Marion Cotillard’s New Film Mesmerizes at the Rendez-vous Avec French Cinema by Stephen Holt
What an unalloyed pleasure to have a brand new film starring one of the greatest screen actresses I saw this past March, none other than Marion Cotillard, at the always enthralling “Rendez-vous with French Cinema.” This was its 22nd delightful year at Lincoln Center now through March 12. And Marion doesn’t disappoint. It’s Opening state-side in July.
I have always felt deeply her acuity in choosing the best-written roles in French cinema (and beyond) no matter how challenging. And she’s has done so again with the oddly titled “From the Land of the Moon.” Based on an Italian novel called “Mal de Pierres.” The original book is based in Sardinia, adapted into French and evidently”totally transformed from its’ source,” director (and sometime actress) Nicole Garcia was present at the Rendez-vous, said. She told an enthusiastic audience of cinephiles and Francophiles of how this rather astounding role was created with Marion Cotillard in mind and she worked with her on shaping it, as well.
Nicole Garcia said she hated the title “From the Land of the Moon.” “I don’t know what it means. I was just stuck with it.” “Mal de Pierres” means Kidney Stones in French, and it’s kind of a shock to find out that that might be what Cotillard’s character of Gabrielle is suffering from. And does she suffer!
But only a great actress like Cotillard could portray all the levels and innuendos and shades of pain and illness that Gabrielle goes through and make it riveting,moving, monumental. I have rarely seen so a complex role like this for an actress written anywhere. And in a way, only the French could have given us this beautiful performance in this astounding film.
Filmmaker Garcia takes you inside Cotillard’s head. This film is shot in many, many intense close-ups of Cotillard’s great film face, one of the greatest of all time, I would wager, and we see inside this tortured woman’s soul. Her eyes! Oh those eyes! You just disappear into them, as they register every emotion imaginable and you marvel as they seem to shift from gray to green and every color in between, as Cotillard’s Gabrielle suffers unspecified maladies of the heart and of the body.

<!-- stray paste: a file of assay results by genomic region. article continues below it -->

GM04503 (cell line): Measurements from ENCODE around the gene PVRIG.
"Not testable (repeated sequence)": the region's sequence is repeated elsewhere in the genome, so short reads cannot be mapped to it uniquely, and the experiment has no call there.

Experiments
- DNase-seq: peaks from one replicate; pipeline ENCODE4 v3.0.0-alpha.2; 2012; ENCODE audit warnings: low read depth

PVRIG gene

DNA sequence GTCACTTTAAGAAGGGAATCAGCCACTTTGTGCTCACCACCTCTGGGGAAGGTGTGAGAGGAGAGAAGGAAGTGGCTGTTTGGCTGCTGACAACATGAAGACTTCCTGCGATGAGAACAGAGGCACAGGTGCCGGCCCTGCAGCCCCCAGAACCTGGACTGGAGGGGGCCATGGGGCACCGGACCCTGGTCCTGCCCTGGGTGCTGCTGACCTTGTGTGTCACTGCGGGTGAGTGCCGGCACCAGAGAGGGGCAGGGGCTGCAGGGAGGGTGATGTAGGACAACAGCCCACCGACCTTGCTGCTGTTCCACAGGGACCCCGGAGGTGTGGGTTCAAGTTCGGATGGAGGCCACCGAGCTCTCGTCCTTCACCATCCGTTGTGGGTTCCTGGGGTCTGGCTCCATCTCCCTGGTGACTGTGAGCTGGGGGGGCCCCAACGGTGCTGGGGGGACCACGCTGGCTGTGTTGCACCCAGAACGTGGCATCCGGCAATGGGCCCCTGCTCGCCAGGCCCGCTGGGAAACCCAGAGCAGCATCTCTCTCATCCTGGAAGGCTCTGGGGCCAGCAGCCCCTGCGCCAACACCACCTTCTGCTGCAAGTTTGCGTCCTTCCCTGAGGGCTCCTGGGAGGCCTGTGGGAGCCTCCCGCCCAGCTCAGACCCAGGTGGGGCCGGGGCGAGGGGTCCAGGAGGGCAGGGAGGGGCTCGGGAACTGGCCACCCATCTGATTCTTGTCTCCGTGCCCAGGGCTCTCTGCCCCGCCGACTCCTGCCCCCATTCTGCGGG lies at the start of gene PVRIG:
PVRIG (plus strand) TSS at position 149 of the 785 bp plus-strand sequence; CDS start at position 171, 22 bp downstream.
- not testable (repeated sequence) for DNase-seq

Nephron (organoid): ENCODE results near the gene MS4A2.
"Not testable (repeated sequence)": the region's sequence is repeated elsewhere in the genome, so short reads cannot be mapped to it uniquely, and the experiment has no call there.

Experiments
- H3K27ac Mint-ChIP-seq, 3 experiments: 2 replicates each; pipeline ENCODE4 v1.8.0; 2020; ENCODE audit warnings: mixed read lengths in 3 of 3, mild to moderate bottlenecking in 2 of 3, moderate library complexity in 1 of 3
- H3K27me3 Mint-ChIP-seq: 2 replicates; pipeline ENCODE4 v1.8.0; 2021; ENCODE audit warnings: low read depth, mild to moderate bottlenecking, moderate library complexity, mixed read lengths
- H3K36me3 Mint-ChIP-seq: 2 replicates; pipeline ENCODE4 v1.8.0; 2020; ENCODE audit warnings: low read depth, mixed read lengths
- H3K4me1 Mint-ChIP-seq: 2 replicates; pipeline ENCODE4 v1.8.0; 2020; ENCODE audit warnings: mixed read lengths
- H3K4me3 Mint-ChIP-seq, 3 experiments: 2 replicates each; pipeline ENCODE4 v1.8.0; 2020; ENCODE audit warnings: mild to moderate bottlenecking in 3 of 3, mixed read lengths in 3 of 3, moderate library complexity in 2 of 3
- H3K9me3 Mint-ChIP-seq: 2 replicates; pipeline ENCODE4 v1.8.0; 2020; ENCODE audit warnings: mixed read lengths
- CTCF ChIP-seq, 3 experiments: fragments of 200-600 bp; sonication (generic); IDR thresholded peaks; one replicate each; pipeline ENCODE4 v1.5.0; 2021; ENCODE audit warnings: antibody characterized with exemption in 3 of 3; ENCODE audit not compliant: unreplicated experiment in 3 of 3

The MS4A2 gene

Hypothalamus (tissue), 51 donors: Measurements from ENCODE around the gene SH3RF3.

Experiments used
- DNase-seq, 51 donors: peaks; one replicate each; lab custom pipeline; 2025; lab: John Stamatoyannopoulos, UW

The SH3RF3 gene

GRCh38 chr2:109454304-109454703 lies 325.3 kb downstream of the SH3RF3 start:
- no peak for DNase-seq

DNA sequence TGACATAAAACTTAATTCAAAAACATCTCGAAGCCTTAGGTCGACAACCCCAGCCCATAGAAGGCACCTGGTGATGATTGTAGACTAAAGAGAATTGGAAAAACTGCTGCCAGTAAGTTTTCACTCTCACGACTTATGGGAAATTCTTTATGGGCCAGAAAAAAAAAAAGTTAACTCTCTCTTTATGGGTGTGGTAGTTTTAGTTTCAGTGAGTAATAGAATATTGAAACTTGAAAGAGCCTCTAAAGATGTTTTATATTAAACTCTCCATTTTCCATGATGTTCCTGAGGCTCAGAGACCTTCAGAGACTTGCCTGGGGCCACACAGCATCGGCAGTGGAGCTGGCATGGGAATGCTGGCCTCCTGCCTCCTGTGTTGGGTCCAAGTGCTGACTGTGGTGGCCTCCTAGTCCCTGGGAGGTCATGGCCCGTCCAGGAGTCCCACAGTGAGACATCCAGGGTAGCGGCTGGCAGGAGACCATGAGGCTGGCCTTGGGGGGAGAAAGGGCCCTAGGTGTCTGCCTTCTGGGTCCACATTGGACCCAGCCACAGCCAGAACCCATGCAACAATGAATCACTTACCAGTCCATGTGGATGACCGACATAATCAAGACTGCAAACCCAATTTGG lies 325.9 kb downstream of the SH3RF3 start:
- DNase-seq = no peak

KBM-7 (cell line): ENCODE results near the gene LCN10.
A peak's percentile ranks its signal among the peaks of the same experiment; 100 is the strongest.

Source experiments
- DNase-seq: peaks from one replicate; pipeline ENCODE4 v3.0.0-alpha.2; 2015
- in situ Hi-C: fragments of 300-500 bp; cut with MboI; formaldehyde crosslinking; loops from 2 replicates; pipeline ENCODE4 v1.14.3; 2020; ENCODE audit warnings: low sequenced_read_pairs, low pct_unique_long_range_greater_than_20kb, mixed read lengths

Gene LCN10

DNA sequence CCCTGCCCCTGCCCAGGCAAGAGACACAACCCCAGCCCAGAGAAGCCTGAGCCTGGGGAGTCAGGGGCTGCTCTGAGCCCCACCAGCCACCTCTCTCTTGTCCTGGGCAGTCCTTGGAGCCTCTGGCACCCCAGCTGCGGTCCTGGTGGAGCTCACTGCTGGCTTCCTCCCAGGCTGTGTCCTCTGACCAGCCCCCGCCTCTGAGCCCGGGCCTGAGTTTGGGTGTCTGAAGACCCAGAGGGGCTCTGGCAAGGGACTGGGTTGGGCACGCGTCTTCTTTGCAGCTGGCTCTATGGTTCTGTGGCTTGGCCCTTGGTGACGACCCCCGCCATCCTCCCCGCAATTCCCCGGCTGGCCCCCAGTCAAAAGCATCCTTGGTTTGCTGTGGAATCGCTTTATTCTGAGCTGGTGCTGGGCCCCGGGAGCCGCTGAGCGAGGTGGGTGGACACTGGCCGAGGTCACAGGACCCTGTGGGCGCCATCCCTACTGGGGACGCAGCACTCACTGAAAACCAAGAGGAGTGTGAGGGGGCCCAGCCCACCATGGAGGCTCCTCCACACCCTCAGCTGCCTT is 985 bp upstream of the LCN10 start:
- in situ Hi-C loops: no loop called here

Most of the film takes place in a Swiss sanitarium where Gabrielle is sent to recover from whatever it is that is making her so unwell. The time is the early 1950’s. And she does recover there, and begins to develop as the French say, an “Amour fou”, certainly a grand passion, for a dashing French lieutenant Andre( the beguiling Louis Garrel), who we discover is terminally ill. And as ready and desperately starved for romance as Gabrielle is.
Dare I say it, but their naked love scenes are more erotic than anything Cotillard recently essayed with Brad Pitt in “Allied,” another War time romance?.And your heart just breaks for the both of them.
The film seems to be saying that women are always meant to suffer inexplicably and love can cure sometimes, but…
Ah! But thereby hangs the denouement of “From the Land of the Moon” and I won’t spoil its’ surprise here.
Would Oscar get just what a feat of acting (and writing and directing) this film is? Would most Americans? I know all the women who saw it at the Rendez-vous experienced it on a very profound level. As did I. It was utterly transformative. I was at sixes and sevens when I went in, and came out walking on air, and not noticing the sub-zero weather and the wicked wind that put the temperature on W.60th Street as minus- something. I waited and waited for the NYC bus to come, and didn’t feel anything except the joy that Marion Cotillard’s magnificent performance brought to me.
Or would it just be chalked up as “a Women’s movie”?Just as something only the French could do, or embrace. But I’m telling you, Marion Cotillard in “From the Land of the Moon” is beautiful beyond words. Whether it gets an Oscar nomination or not, it’s going to remembered as one of her very best performances. Said director Nicole Garcia, “I think this is the best she’s ever been.”
There are many other films that I want to talk about at the Rendez-vous but I’ll save them for later. Right now, just remember that odd title “From the Land of the Moon.”